CHRISTOPHER STEVENS reviews last night’s TV: A heart-warming return to UK’s most notorious disease hotspot
Nadiya’s Everyday Baking
Never mind policemen — the real sign of encroaching age is when pensioners start to look younger.
For anyone who still thinks of Martin Clunes as the irresponsible, boozy lad Gary in Men Behaving Badly, it’s an uncomfortable jolt to realise he’s been playing Dr Ellingham in Doc Martin (ITV) for nearly two decades . . . and has now hung up his stethoscope.
Not that the doc has retired, good heavens no. He’s just ceased to practise as a GP and hangs around the house all day, mending clocks and getting under his wife’s feet.
That’s not retirement, it’s . . . umm, extended leisure time.
Clunes is 60 and this is expected to be the final series for the show, which launched in 2004. That’s a great shame, because his character is as entertaining as ever — and the drama continues to attract big guest stars.
Martin Clunes as Doc Martin, Caroline Catz as Louisa Ellongham and their children ‘Doc Martin’ TV Show, Series 10, Episode 1, UK – 04 Sep 2022
In 2019, Hollywood heroine Sigourney Weaver stopped off in Portwenn, the Cornish village with its thriving primary school and one bumbling local bobby, PC Joe Penhale (John Marquez).
This time, it was Fay Ripley who arrived in the UK’s most notorious disease hotspot and was instantly stricken by a rare form of respiratory collapse.
Just as no two people in Midsomer have ever been killed by the same method, every illness in Portwenn is unique. It’s remarkable that the village survived with just the one GP — you’d think they might have their own university research lab by now.
Ripley (the Cold Feet actress, not the Alien hunter) was having great fun as a highly strung mum going through what she described, like Tammy Wynette, as a D-I-V-O-R-C-E.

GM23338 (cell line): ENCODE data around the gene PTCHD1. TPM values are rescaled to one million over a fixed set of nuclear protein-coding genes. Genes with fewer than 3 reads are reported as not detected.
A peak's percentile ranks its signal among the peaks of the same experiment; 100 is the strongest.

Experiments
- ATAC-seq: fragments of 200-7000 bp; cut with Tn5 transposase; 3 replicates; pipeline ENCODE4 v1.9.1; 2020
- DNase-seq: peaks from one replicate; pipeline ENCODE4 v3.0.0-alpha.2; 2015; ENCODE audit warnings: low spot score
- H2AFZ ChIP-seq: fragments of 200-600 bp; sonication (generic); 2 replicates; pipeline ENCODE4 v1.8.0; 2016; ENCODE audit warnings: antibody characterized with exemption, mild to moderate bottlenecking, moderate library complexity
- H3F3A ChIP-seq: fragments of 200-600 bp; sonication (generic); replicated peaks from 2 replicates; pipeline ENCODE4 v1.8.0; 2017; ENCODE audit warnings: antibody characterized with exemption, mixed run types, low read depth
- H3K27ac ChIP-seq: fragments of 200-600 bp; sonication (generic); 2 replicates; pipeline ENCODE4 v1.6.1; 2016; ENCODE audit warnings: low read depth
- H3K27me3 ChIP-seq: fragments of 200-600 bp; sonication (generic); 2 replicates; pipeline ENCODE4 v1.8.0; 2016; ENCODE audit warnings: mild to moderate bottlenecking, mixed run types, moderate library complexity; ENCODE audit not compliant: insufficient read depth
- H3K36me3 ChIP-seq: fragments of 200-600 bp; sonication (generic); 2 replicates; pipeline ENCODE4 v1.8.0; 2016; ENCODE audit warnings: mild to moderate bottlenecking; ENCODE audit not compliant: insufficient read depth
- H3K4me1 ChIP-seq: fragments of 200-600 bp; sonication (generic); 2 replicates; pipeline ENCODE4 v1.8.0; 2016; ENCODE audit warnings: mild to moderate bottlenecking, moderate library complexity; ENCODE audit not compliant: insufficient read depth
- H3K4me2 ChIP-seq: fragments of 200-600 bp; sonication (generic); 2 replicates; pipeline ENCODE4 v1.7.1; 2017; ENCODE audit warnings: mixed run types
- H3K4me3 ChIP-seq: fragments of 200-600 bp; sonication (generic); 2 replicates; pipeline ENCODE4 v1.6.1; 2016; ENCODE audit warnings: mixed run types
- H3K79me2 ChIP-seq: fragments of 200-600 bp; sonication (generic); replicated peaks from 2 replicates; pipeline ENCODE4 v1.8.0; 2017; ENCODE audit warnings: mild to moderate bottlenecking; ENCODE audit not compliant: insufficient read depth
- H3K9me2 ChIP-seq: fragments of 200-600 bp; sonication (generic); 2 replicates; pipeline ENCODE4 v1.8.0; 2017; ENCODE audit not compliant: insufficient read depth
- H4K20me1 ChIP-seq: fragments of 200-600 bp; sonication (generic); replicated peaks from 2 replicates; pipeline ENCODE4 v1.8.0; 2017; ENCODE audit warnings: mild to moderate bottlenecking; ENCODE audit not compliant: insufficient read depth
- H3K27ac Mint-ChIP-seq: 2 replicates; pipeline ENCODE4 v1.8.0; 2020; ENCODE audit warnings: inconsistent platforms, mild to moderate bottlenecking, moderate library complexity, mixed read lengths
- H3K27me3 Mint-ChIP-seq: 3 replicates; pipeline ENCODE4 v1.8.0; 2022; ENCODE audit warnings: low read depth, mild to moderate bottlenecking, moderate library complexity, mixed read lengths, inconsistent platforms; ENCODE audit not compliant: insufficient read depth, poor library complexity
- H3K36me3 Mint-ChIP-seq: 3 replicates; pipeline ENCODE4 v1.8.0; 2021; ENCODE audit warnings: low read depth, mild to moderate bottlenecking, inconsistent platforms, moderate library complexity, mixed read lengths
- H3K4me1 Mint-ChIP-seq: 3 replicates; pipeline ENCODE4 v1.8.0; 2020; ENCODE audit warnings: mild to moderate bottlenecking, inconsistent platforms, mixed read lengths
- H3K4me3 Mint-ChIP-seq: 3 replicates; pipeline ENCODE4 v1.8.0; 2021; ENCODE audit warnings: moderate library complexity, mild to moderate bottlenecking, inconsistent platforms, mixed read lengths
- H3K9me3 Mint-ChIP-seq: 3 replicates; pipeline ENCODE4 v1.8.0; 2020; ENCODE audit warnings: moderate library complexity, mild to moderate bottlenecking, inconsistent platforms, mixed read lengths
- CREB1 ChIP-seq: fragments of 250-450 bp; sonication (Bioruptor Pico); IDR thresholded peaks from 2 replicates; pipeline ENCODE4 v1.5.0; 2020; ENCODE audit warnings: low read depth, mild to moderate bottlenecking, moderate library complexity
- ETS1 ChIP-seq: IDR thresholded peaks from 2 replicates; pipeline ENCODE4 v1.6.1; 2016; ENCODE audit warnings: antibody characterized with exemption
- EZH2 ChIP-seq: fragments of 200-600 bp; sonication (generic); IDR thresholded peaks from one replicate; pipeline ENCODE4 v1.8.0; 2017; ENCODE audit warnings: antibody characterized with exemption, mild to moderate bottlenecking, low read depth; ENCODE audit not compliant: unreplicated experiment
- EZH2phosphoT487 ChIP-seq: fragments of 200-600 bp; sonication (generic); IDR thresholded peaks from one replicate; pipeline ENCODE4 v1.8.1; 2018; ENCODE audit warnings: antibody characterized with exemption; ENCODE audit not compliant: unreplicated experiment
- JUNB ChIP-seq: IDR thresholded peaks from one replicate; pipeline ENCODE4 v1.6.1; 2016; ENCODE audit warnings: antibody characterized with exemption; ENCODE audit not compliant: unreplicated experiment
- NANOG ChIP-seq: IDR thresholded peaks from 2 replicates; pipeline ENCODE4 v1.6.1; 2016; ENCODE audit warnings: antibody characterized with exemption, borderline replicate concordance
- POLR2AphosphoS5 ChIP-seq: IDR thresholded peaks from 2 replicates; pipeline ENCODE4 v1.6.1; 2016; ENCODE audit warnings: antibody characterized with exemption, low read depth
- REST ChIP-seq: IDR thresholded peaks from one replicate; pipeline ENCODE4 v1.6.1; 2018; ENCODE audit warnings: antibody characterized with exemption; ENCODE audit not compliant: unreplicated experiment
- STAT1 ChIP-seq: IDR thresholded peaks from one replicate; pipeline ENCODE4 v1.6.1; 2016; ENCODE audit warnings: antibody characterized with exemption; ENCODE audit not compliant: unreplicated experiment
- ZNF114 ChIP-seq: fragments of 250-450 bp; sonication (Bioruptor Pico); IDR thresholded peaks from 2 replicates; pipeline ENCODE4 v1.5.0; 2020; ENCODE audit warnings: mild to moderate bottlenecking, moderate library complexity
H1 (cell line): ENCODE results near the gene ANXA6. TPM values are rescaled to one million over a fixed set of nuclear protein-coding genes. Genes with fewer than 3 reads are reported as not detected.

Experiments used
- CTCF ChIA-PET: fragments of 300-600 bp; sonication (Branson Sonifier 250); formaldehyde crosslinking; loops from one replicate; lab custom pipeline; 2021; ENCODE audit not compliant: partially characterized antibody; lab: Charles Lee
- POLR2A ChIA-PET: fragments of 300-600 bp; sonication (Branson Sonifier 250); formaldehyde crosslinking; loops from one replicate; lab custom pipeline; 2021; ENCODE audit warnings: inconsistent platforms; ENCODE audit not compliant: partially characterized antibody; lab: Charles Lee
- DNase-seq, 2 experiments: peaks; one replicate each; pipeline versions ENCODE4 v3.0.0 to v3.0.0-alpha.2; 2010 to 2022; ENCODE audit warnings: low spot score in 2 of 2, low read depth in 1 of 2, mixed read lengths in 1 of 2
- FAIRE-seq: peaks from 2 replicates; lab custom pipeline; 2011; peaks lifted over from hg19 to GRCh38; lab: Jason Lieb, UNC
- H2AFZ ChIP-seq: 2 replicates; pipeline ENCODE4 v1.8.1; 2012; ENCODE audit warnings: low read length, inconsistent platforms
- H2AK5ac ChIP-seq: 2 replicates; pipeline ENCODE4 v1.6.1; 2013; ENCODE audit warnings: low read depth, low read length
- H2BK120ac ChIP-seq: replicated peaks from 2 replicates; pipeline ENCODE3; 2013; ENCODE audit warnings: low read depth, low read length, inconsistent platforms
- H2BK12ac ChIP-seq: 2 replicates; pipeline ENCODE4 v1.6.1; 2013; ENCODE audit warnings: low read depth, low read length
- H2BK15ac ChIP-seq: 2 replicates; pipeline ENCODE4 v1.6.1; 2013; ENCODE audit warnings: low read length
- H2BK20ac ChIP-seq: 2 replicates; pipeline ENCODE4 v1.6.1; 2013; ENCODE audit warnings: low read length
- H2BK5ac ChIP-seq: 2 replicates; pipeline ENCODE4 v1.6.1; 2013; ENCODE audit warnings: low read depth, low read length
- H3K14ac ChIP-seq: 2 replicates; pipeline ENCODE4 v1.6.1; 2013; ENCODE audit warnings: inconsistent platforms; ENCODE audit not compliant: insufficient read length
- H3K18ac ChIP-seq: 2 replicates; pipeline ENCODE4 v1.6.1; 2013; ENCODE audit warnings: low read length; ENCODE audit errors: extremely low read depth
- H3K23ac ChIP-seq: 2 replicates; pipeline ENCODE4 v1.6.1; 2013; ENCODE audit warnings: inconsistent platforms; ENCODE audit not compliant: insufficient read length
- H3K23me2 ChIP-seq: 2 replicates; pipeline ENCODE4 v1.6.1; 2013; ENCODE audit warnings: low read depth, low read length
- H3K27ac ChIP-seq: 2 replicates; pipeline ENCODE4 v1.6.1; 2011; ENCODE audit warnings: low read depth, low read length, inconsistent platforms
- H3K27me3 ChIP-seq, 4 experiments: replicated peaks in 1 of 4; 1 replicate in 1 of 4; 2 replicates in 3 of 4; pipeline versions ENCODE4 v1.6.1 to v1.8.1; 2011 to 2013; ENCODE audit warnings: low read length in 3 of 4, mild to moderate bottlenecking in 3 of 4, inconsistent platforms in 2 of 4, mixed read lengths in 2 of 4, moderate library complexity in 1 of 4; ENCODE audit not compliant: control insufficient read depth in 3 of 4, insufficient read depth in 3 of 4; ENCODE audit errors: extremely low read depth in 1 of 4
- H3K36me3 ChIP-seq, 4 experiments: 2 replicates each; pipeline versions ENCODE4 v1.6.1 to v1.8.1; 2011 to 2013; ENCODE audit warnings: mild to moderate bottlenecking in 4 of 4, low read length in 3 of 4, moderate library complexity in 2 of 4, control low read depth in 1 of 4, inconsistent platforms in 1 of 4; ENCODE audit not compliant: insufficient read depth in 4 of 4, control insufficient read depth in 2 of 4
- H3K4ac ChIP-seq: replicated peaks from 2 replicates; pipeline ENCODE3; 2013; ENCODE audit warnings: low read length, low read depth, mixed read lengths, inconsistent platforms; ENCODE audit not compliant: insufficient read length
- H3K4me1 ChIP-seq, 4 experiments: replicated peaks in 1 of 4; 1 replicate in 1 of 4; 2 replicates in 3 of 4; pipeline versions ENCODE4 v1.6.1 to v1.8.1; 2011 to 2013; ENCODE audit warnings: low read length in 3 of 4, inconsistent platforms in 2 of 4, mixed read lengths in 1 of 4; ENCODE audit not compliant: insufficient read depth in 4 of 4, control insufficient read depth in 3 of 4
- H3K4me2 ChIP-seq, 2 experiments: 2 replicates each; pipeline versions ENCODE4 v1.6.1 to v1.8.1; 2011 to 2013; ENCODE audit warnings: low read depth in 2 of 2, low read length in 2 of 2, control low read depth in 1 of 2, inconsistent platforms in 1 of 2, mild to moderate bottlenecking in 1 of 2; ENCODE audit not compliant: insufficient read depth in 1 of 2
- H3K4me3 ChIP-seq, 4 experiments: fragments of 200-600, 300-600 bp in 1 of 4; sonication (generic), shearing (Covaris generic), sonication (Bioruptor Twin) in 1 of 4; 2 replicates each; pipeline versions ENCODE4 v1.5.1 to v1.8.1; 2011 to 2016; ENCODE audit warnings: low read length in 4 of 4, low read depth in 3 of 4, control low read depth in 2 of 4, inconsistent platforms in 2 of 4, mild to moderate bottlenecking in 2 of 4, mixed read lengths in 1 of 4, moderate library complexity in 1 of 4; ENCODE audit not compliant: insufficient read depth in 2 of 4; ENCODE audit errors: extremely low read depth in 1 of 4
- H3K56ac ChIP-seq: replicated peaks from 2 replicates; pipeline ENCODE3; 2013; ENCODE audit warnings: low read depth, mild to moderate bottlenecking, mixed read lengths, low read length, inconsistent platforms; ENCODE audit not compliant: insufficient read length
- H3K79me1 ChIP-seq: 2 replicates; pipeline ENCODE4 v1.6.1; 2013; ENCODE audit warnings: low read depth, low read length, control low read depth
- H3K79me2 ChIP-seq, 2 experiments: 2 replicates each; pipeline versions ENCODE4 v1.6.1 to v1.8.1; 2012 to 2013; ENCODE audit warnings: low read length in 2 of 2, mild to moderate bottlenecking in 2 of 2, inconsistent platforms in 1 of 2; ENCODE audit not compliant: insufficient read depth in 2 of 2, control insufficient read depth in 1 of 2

Nervous exhaustion quickly escalated to a blackout at the wheel of her BMW, just as she was taking a sharp bend on a coastal road. With the car teetering in a literal cliffhanger, the doc managed to haul her free while simultaneously administering life-saving medical aid.
Doc Martin is a British ITV medical comedy drama series, starring Martin Clunes as grumpy city medic, Dr. Martin Ellingham (pictured), a GP with a brusque bedside manner and a phobia of blood, forced to live in the idyllic, sleepy hamlet of Portwenn in Cornwall
It’s all so light-hearted that there’s no real sense of jeopardy. We’re just as thrilled to realise Martin has rearranged the cutlery drawer without telling his wife Louisa (Caroline Catz).
But every petty drama stirs a warm undercurrent of emotion, as Bert and his son Al (Ian McNeice and Joe Absolom) find themselves running a derelict caravan park, and the doc’s venerable aunt (a retired forensic psychologist played by 88-year-old Dame Eileen Atkins) announces she is off to Mexico for a conference on serial killers.
By the end of the hour, Martin had resumed his GP’s practice, and all was as before in the village. Why ITV has to retire this series is anyone’s guess. It’s ageless.
Nadiya Hussain won’t retire as long as there are mouths to feed. The delight she takes in creating quick treats for her family is evident on Nadiya’s Everyday Baking (BBC2). She’s so dedicated that she sometimes gets up at 4am to pick roses, she says, because that’s when the flower petals are tastiest.
Nadiya, who has three children aged 11 to 16, revealed last week that she and husband Abdal would like to adopt another. ‘I’ve got room in my heart,’ she said
Sweetest and most colourful of all were her meringue sandwich lollipops — two slabs of crunchy, sugared egg white, glued together and popped on a stick. A clever trick with streaks of food colouring in the piping bags meant her meringues were multi-coloured.
Other delicious dishes were her coffee cake with a creamy topping, and a cheesecake sliced into bars. By the time she made a cream-tea pudding, cholesterol monitors were flashing alarms all over the country.
Nadiya, who has three children aged 11 to 16, revealed last week that she and husband Abdal would like to adopt another. ‘I’ve got room in my heart,’ she said.
There’s a lucky child somewhere who might grow up wolfing traybakes and rose petals. What a start in life!
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